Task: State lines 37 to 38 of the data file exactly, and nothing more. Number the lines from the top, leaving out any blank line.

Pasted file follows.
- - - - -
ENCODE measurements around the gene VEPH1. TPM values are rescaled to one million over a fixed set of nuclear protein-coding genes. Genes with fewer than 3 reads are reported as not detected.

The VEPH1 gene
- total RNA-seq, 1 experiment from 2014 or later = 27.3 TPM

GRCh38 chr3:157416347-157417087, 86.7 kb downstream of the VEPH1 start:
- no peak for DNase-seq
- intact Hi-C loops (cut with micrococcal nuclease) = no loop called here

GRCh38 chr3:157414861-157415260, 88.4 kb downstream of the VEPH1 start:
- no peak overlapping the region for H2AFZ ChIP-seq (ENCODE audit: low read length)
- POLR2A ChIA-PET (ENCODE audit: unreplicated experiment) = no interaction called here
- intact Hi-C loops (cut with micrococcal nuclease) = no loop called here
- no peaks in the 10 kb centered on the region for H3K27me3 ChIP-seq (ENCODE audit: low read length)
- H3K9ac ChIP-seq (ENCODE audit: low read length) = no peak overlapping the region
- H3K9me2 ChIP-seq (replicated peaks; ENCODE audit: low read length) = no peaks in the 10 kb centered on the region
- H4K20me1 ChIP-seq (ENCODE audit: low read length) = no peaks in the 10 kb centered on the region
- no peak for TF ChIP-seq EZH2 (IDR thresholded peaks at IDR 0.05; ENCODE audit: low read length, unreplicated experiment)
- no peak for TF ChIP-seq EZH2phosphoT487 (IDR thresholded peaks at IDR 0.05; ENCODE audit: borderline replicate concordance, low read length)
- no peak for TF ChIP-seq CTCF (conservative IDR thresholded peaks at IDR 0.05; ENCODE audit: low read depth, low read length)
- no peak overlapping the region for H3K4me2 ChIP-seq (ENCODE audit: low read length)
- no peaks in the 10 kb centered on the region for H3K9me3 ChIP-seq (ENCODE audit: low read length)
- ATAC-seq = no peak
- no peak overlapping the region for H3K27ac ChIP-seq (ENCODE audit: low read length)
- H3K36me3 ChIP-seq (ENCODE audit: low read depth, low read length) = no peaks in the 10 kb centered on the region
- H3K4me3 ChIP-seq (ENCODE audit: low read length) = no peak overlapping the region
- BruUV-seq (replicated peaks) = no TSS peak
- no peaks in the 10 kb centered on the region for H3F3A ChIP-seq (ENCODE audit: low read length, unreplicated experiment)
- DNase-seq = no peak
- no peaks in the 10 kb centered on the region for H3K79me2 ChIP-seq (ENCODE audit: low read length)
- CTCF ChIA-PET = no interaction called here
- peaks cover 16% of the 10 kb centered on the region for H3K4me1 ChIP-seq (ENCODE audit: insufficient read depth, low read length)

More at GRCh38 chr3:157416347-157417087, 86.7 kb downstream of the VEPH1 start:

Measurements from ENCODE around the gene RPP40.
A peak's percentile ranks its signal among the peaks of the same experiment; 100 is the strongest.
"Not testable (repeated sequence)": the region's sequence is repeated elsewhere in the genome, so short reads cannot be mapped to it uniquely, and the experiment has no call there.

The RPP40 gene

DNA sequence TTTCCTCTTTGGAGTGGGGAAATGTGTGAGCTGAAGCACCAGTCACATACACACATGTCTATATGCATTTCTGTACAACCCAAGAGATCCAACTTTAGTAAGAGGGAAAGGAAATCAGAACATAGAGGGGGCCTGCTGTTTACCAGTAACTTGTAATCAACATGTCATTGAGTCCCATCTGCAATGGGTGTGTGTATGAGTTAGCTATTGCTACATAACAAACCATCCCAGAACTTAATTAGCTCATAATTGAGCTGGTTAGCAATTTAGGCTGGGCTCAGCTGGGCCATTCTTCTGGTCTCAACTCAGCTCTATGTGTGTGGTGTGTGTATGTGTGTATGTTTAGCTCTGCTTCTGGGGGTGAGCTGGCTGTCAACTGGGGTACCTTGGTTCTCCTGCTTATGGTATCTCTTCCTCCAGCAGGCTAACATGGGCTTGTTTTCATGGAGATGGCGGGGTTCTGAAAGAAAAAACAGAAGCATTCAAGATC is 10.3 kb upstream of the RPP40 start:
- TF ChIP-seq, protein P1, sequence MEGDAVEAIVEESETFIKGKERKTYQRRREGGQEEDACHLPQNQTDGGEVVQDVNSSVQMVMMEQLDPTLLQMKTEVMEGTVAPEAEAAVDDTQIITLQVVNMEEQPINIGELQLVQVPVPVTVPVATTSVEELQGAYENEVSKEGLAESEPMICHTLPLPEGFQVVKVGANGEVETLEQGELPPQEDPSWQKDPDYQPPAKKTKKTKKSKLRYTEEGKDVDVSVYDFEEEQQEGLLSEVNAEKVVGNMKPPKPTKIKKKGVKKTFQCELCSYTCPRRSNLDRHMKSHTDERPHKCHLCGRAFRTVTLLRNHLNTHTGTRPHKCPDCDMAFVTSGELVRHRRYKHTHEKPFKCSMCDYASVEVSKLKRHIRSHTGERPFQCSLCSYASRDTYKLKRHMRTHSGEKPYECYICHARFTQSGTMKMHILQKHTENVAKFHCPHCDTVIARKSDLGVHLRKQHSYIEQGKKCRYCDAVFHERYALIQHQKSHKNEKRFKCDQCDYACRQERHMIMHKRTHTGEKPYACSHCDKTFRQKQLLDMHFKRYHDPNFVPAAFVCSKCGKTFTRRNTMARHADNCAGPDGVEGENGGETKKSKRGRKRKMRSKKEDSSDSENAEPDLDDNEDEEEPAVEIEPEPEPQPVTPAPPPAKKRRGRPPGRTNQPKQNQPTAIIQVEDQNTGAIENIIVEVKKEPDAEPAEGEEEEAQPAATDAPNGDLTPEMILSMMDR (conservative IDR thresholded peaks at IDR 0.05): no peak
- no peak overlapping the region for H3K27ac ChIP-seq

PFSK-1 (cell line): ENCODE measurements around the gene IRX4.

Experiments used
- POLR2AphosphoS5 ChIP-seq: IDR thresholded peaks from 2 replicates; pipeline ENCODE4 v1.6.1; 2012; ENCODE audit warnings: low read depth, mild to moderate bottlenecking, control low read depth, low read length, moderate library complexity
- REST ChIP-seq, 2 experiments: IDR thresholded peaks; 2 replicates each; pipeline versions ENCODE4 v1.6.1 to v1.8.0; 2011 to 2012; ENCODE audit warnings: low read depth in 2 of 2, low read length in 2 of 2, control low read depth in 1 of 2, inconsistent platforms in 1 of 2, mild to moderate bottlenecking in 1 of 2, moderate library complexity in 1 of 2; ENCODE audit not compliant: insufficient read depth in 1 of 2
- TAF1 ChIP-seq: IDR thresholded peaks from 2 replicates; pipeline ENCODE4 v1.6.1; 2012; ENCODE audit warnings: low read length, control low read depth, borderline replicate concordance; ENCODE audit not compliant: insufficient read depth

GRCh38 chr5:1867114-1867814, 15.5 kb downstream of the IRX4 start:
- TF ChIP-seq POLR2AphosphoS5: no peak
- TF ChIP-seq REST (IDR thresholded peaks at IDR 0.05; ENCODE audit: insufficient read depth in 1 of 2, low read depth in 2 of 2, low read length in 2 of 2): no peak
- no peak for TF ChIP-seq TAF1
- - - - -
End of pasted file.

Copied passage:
- no peak overlapping the region for H3K27ac ChIP-seq

PFSK-1 (cell line): ENCODE measurements around the gene IRX4.